The Master Compact was added to the Master Series in 1986, not long after the release of the Master 128. Essentially it aimed to redress the impression of many home users of the BBC Micro as a prohibitively professional (and prohibitively expensive) computer by targeting the home market. The Compact was supplied complete with 3½" disc drive and monitor so as to make a ready-to-go home computer package.
Many features were removed or changed in order to shrink the case to compact proportions and lower the cost. The ROM cartridge slots, Tube, 1Mhz bus, user port, RF output and cassette interface were removed, with the serial port relegated to an optional upgrade. Meanwhile the joystick, printer and disc connectors were changed to sockets incompatible with other BBC Micro peripherals. By default, the only supported filing system was ADFS.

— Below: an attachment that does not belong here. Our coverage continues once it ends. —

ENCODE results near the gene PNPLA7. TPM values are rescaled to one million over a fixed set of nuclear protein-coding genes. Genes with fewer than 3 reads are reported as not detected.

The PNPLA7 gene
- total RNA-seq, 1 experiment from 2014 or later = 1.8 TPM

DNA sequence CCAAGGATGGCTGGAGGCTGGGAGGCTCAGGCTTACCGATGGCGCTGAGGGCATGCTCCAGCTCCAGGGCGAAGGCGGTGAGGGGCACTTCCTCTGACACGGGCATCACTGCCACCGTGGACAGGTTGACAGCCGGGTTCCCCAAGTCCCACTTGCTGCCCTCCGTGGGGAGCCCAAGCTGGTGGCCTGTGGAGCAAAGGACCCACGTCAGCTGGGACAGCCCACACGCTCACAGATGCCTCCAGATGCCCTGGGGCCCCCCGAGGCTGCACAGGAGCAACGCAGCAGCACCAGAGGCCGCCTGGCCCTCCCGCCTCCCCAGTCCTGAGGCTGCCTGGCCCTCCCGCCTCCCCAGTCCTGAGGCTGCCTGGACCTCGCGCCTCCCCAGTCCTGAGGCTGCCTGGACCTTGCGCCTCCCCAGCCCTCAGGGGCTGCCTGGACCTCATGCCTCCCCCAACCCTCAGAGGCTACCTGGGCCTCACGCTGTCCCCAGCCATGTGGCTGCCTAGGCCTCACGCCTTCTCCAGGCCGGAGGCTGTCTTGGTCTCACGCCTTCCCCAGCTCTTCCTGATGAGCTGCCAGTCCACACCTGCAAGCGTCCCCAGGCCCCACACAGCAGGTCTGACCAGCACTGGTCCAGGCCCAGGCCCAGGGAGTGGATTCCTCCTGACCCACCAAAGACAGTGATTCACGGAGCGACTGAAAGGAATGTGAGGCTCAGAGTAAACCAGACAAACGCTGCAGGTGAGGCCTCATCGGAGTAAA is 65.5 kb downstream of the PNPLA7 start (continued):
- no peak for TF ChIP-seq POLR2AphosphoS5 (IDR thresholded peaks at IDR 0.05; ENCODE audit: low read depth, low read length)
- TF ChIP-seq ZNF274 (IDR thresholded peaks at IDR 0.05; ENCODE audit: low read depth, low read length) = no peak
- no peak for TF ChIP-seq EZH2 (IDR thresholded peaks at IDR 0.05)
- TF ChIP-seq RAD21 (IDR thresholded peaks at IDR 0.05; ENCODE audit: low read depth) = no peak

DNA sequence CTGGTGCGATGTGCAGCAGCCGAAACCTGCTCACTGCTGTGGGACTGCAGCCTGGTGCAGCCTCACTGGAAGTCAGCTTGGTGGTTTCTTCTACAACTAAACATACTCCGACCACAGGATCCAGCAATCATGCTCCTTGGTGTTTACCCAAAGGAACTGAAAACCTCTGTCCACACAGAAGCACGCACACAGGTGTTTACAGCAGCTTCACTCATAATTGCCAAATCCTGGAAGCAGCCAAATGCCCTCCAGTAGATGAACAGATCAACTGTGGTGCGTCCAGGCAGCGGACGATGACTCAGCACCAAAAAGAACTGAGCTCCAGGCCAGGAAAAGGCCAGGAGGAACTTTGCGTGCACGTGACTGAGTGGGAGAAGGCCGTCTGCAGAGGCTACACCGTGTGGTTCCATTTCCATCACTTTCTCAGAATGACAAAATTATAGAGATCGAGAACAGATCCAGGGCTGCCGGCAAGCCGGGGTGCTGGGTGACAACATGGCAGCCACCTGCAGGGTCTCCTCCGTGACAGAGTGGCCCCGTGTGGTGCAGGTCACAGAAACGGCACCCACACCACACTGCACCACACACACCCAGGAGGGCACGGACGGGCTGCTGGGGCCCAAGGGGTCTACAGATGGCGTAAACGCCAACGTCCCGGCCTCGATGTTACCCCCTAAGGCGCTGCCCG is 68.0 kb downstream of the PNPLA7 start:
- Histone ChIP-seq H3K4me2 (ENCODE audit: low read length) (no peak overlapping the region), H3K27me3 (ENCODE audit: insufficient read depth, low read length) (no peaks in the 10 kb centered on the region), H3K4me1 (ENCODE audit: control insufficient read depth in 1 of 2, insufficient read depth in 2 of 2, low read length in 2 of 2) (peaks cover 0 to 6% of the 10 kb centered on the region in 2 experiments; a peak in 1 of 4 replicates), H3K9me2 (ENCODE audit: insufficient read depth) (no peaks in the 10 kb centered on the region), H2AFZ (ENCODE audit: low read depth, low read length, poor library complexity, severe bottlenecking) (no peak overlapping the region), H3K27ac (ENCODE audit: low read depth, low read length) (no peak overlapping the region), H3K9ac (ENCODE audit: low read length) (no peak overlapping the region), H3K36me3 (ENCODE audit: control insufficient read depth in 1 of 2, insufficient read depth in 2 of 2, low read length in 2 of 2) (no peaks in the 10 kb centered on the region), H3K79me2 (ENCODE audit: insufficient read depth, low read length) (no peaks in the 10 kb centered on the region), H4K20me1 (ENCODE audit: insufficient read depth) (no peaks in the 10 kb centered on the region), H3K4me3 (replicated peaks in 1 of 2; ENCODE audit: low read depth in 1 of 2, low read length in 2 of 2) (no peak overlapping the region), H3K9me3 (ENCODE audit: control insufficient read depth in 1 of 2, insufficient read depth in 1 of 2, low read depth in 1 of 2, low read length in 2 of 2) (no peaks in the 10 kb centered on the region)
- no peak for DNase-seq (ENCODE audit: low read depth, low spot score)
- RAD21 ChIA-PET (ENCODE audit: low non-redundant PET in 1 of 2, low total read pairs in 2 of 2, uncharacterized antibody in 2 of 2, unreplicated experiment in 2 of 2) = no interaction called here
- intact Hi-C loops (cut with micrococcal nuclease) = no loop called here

Ultimately these changes were the Master Compact's undoing as the removal of the cassette and 5¼" floppy interfaces severely restricted the amount of existing software that could be used with the Compact, since 3½" floppies were still relatively new, more expensive and less common than the 5¼" discs associated with the rest of the Master Series. Consequently the Master Compact was not as popular as the rest of the BBC Micro range and was not the success that Acorn had hoped.